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I've been reading a few sources, books, essays and teachings that discuss the idea that the current orthodoxy of Theravada and its modern meditation methods show great differences with what the suttas tell us (especially the ones characterized as being part of the early doctrinal strata) about meditation, jhana and its importance in the buddhist soteriology (i.e. the path towards "salvation" from dukkha and the cycle of rebirth).

For instance, some investigations conclude that methods such as Vipassana are not "methods" in the suttas, but qualities to be developed (along with samatha) with the practice of Jhana. And so, all the foundations of modern vipassana meditation would come from later sources, and not from the Buddha himself. The same could be said about concepts such as kasina, access concentration, nimitta (as lights seen during meditation), etc.

How well accepted is this idea between bhikkhu/nis, scholars, and lay practitioners? And what consequences does this have for our practice? Should we look for methods of meditation that could go back to the ones described in the suttas, putting aside other sources, such as Abhidhamma or Visuddhimagga?

Just to be clear, I'm not necessarily saying that modern methods are wrong or that they contradict the path laid by the Buddha. I'm just asking if those methods are recognized as not authentic (if we define "authenticity" as the quality of something conforming in form and content with what the Buddha supposedly taught, if we have any way of knowing that with more or less degree of certainty), although useful, inside buddhist circles in general.

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You're absolutely right.

Here, I quote from a Dhamma talk by Ajahn Chah entitled "Unshakeable Peace".

Concerning this issue of samatha and vipassanā, the important thing is to develop these states in our own hearts. Only when we genuinely cultivate them ourselves will we know what they actually are.

He describes samatha and vipassana as states above, and not methods.

Meditation is like a single stick of wood. Insight (vipassanā) is one end of the stick and serenity (samatha) the other. If we pick it up, does only one end come up or do both? When anyone picks up a stick both ends rise together. Which part then is vipassanā, and which is samatha? Where does one end and the other begin? They are both the mind.

He says above that it does not make sense to separate vipassana and samatha.

As the mind becomes peaceful, initially the peace will arise from the serenity of samatha. We focus and unify the mind in states of meditative peace (samādhi). However, if the peace and stillness of samādhi fades away, suffering arises in its place. Why is that? Because the peace afforded by samatha meditation alone is still based on attachment. This attachment can then be a cause of suffering. Serenity is not the end of the path. The Buddha saw from his own experience that such peace of mind was not the ultimate. The causes underlying the process of existence (bhava) had not yet been brought to cessation (nirodha). The conditions for rebirth still existed. His spiritual work had not yet attained perfection. Why? Because there was still suffering. So based on that serenity of samatha he proceeded to contemplate, investigate, and analyze the conditioned nature of reality until he was free of all attachments, even the attachment to serenity. Serenity is still part of the world of conditioned existence and conventional reality. Clinging to this type of peace is clinging to conventional reality, and as long as we cling, we will be mired in existence and rebirth. Delighting in the peace of samatha still leads to further existence and rebirth. Once the mind's restlessness and agitation calms down, one clings to the resultant peace.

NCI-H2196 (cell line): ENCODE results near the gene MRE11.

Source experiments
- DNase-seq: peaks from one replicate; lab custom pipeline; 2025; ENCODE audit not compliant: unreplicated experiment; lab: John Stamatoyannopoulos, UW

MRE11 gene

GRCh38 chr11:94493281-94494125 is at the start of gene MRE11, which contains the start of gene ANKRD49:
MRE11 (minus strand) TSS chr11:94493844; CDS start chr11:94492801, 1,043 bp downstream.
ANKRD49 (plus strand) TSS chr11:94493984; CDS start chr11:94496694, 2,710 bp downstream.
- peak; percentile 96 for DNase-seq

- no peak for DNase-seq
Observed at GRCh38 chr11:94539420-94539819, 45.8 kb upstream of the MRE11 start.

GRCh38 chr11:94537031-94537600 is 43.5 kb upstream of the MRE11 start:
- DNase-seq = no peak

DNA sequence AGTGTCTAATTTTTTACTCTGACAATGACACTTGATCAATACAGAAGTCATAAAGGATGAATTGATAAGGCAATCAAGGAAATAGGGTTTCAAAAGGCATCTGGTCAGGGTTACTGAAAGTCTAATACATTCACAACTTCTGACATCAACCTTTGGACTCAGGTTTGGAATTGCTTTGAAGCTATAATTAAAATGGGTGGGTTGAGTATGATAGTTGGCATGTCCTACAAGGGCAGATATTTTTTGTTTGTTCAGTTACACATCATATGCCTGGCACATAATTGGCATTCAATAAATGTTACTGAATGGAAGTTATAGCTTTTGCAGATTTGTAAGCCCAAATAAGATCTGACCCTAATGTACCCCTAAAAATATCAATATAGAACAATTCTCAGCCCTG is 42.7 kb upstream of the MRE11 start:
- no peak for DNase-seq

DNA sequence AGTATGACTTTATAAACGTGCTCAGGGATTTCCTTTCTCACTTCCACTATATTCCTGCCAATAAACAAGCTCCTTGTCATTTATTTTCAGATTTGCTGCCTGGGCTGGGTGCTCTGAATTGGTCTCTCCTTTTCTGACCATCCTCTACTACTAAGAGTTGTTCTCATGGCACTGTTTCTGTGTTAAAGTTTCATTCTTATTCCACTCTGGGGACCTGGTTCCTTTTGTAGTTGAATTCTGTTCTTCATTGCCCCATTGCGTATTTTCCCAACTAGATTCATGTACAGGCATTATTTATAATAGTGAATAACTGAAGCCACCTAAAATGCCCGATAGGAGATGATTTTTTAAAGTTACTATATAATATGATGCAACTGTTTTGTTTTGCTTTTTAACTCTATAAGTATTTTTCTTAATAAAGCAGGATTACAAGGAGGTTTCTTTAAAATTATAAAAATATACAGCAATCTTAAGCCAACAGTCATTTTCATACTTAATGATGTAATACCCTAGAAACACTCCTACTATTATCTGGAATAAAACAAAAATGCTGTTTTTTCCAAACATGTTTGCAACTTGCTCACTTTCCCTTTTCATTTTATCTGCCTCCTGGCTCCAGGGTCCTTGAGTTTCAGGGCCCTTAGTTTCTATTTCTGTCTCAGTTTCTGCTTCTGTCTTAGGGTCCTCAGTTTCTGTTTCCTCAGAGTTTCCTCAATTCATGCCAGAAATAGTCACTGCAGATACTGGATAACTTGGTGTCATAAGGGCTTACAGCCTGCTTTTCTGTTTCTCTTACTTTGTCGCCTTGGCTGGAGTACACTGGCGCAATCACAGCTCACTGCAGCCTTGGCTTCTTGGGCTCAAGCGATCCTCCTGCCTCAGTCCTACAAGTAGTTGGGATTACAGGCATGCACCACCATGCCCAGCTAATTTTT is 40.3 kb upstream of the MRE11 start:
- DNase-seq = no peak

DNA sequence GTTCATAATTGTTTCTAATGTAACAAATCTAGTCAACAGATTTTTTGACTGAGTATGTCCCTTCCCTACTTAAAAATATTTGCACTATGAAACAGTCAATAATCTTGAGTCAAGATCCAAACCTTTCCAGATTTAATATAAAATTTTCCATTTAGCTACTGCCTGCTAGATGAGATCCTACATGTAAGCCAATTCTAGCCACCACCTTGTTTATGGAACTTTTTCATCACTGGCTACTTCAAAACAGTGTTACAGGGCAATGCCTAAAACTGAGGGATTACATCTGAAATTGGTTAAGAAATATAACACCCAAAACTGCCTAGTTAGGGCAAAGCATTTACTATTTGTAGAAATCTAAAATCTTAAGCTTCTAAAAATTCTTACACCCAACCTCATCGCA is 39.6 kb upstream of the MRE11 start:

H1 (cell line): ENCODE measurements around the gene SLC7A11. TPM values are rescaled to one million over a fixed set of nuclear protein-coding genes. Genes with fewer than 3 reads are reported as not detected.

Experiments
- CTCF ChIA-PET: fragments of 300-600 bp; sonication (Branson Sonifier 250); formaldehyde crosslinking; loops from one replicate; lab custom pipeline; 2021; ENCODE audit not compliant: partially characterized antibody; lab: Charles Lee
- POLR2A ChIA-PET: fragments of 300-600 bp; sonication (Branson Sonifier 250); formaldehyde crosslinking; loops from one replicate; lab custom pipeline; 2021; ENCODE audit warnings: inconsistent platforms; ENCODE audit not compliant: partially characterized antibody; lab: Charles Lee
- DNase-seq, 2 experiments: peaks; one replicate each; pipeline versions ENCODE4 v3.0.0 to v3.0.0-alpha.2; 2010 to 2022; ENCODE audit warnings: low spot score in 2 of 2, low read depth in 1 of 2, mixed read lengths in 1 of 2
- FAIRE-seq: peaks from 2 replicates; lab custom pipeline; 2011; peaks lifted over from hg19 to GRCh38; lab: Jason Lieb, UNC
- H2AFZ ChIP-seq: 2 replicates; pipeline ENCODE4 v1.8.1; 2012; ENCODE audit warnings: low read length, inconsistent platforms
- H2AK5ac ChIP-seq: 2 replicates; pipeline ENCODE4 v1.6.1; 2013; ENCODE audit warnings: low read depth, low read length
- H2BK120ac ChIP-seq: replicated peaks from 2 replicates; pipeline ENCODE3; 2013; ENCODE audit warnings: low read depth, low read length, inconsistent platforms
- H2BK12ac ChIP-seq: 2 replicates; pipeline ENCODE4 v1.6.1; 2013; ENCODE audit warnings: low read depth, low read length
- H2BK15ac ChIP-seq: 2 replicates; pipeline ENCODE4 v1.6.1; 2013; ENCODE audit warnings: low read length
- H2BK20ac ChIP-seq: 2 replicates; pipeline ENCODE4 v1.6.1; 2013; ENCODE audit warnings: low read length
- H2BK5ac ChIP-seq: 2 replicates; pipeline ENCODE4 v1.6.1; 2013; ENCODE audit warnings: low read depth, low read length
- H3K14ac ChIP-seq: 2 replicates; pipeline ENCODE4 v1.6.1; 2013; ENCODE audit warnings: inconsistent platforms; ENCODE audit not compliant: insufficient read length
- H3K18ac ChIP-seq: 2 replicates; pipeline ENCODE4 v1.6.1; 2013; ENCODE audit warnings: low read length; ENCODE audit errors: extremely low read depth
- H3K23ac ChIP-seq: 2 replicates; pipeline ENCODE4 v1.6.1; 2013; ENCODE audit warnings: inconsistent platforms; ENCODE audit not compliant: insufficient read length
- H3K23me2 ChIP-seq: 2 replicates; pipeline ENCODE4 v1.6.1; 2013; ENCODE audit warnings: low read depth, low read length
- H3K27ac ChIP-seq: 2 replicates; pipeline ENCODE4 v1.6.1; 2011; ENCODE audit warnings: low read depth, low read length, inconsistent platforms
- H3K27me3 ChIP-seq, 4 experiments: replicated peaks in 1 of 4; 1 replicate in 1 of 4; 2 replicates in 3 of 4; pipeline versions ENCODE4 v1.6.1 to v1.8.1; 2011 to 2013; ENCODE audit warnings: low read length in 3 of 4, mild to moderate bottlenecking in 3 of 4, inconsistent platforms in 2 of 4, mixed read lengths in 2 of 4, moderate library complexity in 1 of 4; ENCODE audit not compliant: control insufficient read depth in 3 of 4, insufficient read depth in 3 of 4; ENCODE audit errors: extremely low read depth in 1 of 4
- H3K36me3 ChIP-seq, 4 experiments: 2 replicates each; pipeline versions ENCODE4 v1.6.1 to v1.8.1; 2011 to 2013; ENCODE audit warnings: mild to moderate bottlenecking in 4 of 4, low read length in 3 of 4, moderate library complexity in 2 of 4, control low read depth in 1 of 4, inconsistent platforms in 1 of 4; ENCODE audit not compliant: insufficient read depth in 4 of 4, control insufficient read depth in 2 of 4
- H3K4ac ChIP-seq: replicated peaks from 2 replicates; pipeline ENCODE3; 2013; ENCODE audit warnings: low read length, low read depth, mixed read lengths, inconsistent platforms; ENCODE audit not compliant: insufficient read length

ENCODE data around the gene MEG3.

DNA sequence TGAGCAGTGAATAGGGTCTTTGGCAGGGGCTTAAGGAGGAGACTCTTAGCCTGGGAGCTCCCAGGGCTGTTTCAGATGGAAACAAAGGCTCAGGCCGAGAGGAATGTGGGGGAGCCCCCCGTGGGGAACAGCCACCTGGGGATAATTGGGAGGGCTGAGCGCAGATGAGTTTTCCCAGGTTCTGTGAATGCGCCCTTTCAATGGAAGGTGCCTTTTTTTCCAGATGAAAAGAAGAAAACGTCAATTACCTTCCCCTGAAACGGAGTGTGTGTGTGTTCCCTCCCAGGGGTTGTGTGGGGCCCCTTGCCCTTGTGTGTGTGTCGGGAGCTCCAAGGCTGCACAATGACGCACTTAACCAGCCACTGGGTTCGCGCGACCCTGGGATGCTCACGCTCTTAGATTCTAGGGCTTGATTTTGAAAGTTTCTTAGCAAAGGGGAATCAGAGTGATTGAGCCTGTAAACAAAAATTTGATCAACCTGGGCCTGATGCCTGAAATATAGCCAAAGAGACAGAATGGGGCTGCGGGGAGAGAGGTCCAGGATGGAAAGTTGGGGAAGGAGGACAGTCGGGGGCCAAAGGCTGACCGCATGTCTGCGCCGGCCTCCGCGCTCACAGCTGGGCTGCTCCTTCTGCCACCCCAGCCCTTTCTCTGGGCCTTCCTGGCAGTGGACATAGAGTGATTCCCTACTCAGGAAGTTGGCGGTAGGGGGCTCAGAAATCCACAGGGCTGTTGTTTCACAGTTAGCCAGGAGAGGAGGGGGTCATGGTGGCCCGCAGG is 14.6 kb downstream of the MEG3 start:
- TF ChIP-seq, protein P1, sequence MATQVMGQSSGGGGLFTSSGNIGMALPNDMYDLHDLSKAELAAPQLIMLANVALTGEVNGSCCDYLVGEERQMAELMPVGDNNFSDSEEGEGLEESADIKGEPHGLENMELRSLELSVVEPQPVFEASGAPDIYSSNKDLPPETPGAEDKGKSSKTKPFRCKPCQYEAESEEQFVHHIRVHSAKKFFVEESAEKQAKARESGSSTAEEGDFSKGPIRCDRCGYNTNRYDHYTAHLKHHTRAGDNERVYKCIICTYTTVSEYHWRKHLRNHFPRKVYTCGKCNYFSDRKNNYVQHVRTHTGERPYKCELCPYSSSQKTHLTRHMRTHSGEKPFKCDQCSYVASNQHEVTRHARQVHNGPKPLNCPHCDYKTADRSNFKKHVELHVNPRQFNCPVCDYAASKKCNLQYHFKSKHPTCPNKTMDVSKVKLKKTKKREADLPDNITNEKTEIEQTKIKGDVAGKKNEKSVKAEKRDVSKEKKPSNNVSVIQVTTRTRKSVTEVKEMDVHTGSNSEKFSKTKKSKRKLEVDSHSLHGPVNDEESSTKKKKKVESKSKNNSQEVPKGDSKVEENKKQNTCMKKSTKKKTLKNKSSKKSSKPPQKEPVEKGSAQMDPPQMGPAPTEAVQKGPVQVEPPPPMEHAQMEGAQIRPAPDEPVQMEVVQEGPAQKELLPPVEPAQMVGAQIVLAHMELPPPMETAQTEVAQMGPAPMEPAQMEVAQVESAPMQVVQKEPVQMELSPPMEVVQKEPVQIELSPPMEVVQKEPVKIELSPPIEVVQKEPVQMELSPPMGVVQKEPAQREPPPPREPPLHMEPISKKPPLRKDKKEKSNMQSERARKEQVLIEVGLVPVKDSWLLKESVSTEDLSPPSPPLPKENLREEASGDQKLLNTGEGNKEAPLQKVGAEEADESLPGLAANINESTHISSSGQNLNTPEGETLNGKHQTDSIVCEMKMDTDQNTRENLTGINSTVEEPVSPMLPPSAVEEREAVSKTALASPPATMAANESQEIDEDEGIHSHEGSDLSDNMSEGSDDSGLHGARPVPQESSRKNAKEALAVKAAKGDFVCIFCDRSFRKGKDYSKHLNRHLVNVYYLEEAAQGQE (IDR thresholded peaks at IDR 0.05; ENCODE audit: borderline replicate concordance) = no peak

See above: The natural way is to start by calming the mind to experience meditative peace (samadhi) arising from the state or quality of serenity (samatha). But then this does not free one from suffering. There is still clinging.

Then the Buddha's investigation proceeded to examining the working of the mind and how it relates to suffering. This then leads to the state or quality of vipassana.

So the Buddha examined the causes and conditions underlying existence and rebirth. As long as he had not yet fully penetrated the matter and understood the truth, he continued to probe deeper and deeper with a peaceful mind, reflecting on how all things, peaceful or not, come into existence. His investigation forged ahead until it was clear to him that everything that comes into existence is like a lump of red-hot iron. The five categories of a being's experience (khandhas) are all a lump of red-hot iron. When a lump of iron is glowing red-hot, is there anywhere it can be touched without getting burnt? Is there anywhere at all that is cool? Try touching it on the top, the sides, or underneath. Is there a single spot that can be found that's cool? Impossible. This searing lump of iron is entirely red-hot. We can't even attach to serenity. If we identify with that peace, assuming that there is someone who is calm and serene, this reinforces the sense that there is an independent self or soul. This sense of self is part of conventional reality. Thinking, "I'm peaceful", "I'm agitated", "I'm good", "I'm bad", "I'm happy", or "I'm unhappy", we are caught in more existence and birth. It's more suffering. If our happiness vanishes, then we're unhappy instead. When our sorrow vanishes, then we're happy again. Caught in this endless cycle, we revolve repeatedly through heaven and hell.